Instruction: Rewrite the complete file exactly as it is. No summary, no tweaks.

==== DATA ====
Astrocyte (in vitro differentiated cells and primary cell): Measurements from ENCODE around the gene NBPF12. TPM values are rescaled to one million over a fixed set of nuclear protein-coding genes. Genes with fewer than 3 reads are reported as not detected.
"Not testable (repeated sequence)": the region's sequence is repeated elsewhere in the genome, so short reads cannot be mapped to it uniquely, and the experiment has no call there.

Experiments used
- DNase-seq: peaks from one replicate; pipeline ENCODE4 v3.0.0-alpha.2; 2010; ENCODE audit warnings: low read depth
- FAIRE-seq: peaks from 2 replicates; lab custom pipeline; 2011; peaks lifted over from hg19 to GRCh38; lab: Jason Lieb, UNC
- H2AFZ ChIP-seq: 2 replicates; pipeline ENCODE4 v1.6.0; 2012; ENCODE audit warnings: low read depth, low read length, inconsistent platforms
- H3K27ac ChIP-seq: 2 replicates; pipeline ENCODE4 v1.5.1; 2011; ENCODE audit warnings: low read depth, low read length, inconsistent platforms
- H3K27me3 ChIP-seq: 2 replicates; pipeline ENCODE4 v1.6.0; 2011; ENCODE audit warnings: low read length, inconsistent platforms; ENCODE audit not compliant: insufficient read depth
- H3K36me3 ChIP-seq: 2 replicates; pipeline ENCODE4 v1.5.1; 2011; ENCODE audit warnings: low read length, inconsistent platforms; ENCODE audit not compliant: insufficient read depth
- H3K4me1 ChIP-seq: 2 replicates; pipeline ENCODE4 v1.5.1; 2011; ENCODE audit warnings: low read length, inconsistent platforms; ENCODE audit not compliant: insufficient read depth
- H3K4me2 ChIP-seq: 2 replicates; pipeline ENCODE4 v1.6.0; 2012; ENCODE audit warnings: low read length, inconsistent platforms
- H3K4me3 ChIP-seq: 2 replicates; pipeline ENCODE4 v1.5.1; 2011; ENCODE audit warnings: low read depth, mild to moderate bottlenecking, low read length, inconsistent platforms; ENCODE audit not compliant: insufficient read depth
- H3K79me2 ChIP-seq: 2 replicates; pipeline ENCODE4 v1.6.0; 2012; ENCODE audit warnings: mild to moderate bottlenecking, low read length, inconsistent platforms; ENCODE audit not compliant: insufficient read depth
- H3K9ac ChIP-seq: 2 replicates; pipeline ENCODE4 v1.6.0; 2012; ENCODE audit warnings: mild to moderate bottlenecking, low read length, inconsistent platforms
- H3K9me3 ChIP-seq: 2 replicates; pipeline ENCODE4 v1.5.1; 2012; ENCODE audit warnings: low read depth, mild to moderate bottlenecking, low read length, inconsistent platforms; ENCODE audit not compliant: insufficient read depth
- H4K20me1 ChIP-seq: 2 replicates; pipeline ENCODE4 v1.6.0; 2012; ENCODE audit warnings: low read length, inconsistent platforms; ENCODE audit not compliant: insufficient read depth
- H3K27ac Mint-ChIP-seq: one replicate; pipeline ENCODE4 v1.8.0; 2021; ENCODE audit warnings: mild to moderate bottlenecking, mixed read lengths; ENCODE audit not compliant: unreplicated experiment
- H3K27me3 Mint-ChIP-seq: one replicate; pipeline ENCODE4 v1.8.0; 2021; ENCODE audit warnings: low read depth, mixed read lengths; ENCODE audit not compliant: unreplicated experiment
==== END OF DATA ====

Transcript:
Astrocyte (in vitro differentiated cells and primary cell): Measurements from ENCODE around the gene NBPF12. TPM values are rescaled to one million over a fixed set of nuclear protein-coding genes. Genes with fewer than 3 reads are reported as not detected.
"Not testable (repeated sequence)": the region's sequence is repeated elsewhere in the genome, so short reads cannot be mapped to it uniquely, and the experiment has no call there.

Experiments used
- DNase-seq: peaks from one replicate; pipeline ENCODE4 v3.0.0-alpha.2; 2010; ENCODE audit warnings: low read depth
- FAIRE-seq: peaks from 2 replicates; lab custom pipeline; 2011; peaks lifted over from hg19 to GRCh38; lab: Jason Lieb, UNC
- H2AFZ ChIP-seq: 2 replicates; pipeline ENCODE4 v1.6.0; 2012; ENCODE audit warnings: low read depth, low read length, inconsistent platforms
- H3K27ac ChIP-seq: 2 replicates; pipeline ENCODE4 v1.5.1; 2011; ENCODE audit warnings: low read depth, low read length, inconsistent platforms
- H3K27me3 ChIP-seq: 2 replicates; pipeline ENCODE4 v1.6.0; 2011; ENCODE audit warnings: low read length, inconsistent platforms; ENCODE audit not compliant: insufficient read depth
- H3K36me3 ChIP-seq: 2 replicates; pipeline ENCODE4 v1.5.1; 2011; ENCODE audit warnings: low read length, inconsistent platforms; ENCODE audit not compliant: insufficient read depth
- H3K4me1 ChIP-seq: 2 replicates; pipeline ENCODE4 v1.5.1; 2011; ENCODE audit warnings: low read length, inconsistent platforms; ENCODE audit not compliant: insufficient read depth
- H3K4me2 ChIP-seq: 2 replicates; pipeline ENCODE4 v1.6.0; 2012; ENCODE audit warnings: low read length, inconsistent platforms
- H3K4me3 ChIP-seq: 2 replicates; pipeline ENCODE4 v1.5.1; 2011; ENCODE audit warnings: low read depth, mild to moderate bottlenecking, low read length, inconsistent platforms; ENCODE audit not compliant: insufficient read depth
- H3K79me2 ChIP-seq: 2 replicates; pipeline ENCODE4 v1.6.0; 2012; ENCODE audit warnings: mild to moderate bottlenecking, low read length, inconsistent platforms; ENCODE audit not compliant: insufficient read depth
- H3K9ac ChIP-seq: 2 replicates; pipeline ENCODE4 v1.6.0; 2012; ENCODE audit warnings: mild to moderate bottlenecking, low read length, inconsistent platforms
- H3K9me3 ChIP-seq: 2 replicates; pipeline ENCODE4 v1.5.1; 2012; ENCODE audit warnings: low read depth, mild to moderate bottlenecking, low read length, inconsistent platforms; ENCODE audit not compliant: insufficient read depth
- H4K20me1 ChIP-seq: 2 replicates; pipeline ENCODE4 v1.6.0; 2012; ENCODE audit warnings: low read length, inconsistent platforms; ENCODE audit not compliant: insufficient read depth
- H3K27ac Mint-ChIP-seq: one replicate; pipeline ENCODE4 v1.8.0; 2021; ENCODE audit warnings: mild to moderate bottlenecking, mixed read lengths; ENCODE audit not compliant: unreplicated experiment
- H3K27me3 Mint-ChIP-seq: one replicate; pipeline ENCODE4 v1.8.0; 2021; ENCODE audit warnings: low read depth, mixed read lengths; ENCODE audit not compliant: unreplicated experiment